An overview of child pornography laws

| Jul 24, 2020 | criminal defense |

Arizona law prohibits anyone from possessing, distributing or producing pornography that includes individuals under the age of 18. If a person distributes this type of material across state lines, that individual will likely be charged with a federal crime. Typically, those who are convicted of producing or possessing child pornography on their computers face many years or decades in prison. Those who are convicted of these and similar crimes will also likely need to register as sex offenders.

Individuals who fail to register or update their sex offender registrations as required may be charged with additional crimes. It is important to note that minors who share photos or videos of themselves or others under the age of 18 may be charged with distributing child pornography. In some cases, a young person who receives a photo of a classmate, friend or significant other may be charged with a crime.

Those who believe that a website is producing or distributing illegal content should contact local law enforcement. Local officials may then alert state or federal authorities to the potentially illegal conduct, and those authorities will then likely begin an investigation into an individual’s allegations. Individuals are also encouraged to contact the Federal Bureau of Investigation if they believe that a website is breaking child pornography laws.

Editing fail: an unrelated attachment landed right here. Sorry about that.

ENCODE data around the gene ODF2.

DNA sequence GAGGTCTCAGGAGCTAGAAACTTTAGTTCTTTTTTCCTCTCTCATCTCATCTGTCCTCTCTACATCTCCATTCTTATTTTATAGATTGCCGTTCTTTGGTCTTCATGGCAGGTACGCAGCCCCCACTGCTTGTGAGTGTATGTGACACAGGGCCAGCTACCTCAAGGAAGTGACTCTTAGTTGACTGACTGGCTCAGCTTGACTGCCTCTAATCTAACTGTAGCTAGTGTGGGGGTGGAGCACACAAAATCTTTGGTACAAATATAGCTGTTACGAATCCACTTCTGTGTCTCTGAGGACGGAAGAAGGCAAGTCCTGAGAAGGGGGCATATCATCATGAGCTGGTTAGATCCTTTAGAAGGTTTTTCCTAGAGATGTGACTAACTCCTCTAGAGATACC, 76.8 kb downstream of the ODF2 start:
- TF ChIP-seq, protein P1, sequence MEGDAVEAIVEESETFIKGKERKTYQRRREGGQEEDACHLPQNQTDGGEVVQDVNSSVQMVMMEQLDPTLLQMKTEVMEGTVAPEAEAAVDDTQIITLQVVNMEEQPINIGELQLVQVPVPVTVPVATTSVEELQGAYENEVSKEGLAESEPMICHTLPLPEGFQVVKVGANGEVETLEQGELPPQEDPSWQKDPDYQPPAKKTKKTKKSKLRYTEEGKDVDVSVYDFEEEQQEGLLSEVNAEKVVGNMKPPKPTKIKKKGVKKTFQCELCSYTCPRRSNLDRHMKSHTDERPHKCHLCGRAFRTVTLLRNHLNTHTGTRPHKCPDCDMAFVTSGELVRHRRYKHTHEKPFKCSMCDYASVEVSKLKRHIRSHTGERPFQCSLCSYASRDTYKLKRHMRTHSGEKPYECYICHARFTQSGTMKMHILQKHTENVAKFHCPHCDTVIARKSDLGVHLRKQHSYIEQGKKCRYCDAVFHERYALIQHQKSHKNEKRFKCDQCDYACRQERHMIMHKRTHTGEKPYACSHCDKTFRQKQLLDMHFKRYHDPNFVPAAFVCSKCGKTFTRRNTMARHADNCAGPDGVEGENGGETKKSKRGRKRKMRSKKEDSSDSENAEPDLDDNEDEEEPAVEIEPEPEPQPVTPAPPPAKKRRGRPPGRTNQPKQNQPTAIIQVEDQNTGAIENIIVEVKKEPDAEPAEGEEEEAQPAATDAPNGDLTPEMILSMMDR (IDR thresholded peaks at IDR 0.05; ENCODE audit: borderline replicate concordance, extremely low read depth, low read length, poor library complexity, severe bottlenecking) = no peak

Individuals who are charged with sex crimes may face significant consequences if they are convicted. For instance, those who are required to register as a sex offender may have difficulty finding work or may be restricted as to where they can live. A criminal defense attorney may be able to help a person prove that he or she did not intend to receive or store images of minor children. This might help an individual earn a full acquittal or favorable plea deal.